Later, following the completion of discovery, an employer may move to decertify the collective action. Id. At this second stage, "the court must then make a factual determination as to whether there are similarly-situated employees who have opted in.'" Id. (quoting Sandoz v. Cingular Wireless LLC, 553 F.3d 913, 916 n.2 (5th Cir. 2008)). "Factors relevant to the stage-two determination include: factual and employment settings of the individual[ ] plaintiffs, the different defenses to which the plaintiffs may be subject on an individual basis, [and] the degree of fairness and procedural impact of certifying the action as a collective action.'" Id. (quoting O'Brien v. Ed Donnelly Enters., Inc., 575 F.3d 567, 584 (6th Cir. 2009)).

B. Application

The Plaintiffs seek conditional certification of the following FLSA collective: "[a]ll persons who are employed or have been employed by Defendant Oakhurst as delivery drivers based in the State of Maine at any time since three years prior to the filing of the Complaint, May 5, 2014." Pls.' Mot. for Conditional Certification 2 (ECF No. 26). The Defendants object on the grounds that: (1) the Plaintiffs' declarations establish that they did not share similar job duties and pay provisions; (2) the alleged misclassification is not a "policy" or "practice" sufficient to support conditional certification; and (3) their defenses based on FLSA exemptions will require fact-intensive, individualized inquiries. Defs.' Resp. in Opp'n to Pls.' Mot. for Conditional Certification 4-10 ("Defs.' Opp'n") (ECF No. 52). I address each of these points in evaluating whether employees in the proposed collective are "similarly situated" under 29 U.S.C. § 216(b).

The Plaintiffs have submitted eight declarations from current and former Oakhurst employees who were based in and worked out of Maine.[2] These employees, five named plaintiffs and three additional "opt-ins, " delivered Oakhurst products to customers. More specifically, their job duties included driving delivery trucks to stops on their routes, unloading product at each stop, giving invoices to customers, collecting payment from customers, making estimates for customers' future orders, entering new orders on handheld devices, driving delivery trucks back to base locations, and recording undelivered inventory on handheld devices. Cox Decl. ¶ 7; Fraser Decl. ¶ 7; Lavway Decl. ¶ 8; McNally Decl. ¶ 7; C. O'Connor Decl. ¶ 8; K. O'Connor Decl. ¶ 7; Scipione Decl. ¶ 7; Sudduth Decl.¶ 7.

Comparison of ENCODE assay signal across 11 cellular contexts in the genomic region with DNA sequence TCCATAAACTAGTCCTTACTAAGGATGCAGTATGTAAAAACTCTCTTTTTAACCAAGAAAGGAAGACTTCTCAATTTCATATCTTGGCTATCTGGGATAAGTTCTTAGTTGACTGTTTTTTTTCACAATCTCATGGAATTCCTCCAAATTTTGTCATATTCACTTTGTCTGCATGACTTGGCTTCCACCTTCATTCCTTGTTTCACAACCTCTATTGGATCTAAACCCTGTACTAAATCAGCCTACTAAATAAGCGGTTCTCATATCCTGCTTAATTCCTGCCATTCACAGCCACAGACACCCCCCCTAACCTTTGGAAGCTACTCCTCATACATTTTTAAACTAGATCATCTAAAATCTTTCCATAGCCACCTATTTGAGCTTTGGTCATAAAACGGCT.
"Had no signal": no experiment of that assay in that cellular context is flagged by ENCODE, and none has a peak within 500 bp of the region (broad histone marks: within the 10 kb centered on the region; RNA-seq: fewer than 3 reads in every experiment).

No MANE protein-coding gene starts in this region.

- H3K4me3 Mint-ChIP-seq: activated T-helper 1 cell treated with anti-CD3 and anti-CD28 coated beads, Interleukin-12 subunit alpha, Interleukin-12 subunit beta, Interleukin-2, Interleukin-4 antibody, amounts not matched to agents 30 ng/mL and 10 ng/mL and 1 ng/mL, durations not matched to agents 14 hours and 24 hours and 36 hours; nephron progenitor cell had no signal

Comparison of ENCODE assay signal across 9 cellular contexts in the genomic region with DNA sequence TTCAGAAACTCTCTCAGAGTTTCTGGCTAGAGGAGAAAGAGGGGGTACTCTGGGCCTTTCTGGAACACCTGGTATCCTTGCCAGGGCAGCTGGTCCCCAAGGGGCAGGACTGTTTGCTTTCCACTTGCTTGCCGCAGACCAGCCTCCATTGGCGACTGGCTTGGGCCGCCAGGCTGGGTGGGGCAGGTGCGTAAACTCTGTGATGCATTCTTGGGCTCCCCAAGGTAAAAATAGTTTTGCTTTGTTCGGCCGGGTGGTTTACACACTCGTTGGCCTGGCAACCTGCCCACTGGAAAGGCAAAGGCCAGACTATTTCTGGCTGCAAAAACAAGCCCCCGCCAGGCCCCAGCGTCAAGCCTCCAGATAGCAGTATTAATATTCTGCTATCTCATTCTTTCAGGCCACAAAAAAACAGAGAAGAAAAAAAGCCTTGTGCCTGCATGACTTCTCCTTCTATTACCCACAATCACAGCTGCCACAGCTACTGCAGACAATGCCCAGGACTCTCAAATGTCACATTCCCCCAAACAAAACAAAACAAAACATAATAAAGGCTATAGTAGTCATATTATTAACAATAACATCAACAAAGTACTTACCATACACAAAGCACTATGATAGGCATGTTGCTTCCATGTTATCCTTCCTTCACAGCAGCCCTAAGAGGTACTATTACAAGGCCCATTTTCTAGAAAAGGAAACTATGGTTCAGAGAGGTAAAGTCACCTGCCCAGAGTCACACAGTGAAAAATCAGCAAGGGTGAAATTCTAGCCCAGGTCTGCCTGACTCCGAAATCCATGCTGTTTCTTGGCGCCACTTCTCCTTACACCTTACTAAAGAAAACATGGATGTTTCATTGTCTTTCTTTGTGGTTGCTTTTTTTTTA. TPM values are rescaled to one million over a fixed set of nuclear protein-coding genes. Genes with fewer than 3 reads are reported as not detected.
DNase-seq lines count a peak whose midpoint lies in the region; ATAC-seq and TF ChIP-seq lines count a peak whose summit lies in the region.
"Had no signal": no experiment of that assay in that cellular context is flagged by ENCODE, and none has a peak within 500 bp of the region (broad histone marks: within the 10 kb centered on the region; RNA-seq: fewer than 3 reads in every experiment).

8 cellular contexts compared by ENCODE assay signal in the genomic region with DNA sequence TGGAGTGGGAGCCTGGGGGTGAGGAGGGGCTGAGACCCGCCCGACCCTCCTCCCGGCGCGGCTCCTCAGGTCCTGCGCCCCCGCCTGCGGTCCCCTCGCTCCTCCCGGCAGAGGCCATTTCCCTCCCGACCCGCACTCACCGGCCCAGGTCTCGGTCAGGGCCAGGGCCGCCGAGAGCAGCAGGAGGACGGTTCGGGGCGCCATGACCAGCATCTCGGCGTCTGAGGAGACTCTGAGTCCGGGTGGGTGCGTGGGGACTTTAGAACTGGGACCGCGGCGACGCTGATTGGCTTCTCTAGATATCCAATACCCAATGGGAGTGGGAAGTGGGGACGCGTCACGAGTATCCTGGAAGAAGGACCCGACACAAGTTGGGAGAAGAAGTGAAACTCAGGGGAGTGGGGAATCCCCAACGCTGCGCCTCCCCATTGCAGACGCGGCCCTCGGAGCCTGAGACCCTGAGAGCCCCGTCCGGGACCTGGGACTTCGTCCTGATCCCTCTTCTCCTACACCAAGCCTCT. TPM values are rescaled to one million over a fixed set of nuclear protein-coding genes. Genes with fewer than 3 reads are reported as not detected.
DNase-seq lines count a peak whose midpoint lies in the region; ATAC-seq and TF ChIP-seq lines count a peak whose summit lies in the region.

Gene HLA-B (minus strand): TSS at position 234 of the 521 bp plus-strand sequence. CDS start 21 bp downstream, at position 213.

Each employee-declarant explains that he was paid a set salary for work performed during the regular five-day work week. Cox Decl. ¶ 12; Fraser Decl. ¶ 11; Lavway Decl. ¶ 12; McNally Decl. ¶ 12; C. O'Connor Decl. ¶ 12; K. O'Connor Decl. ¶ 12; Scipione Decl. ¶ 11; Sudduth Decl.¶ 11. When such employees worked a sixth day in a given week, Oakhurst paid them an additional lump sum, calculated based on a percentage of their weekly salary plus, for some employees, a set bonus amount. Cox Decl. ¶ 12; Fraser Decl. ¶ 12; Lavway Decl. ¶ 13; McNally Decl. ¶ 12; C. O'Connor Decl. ¶ 13; K. O'Connor Decl. ¶ 13; Scipione Decl. ¶ 12. The Plaintiffs contend that this practice violated the FLSA because they regularly ...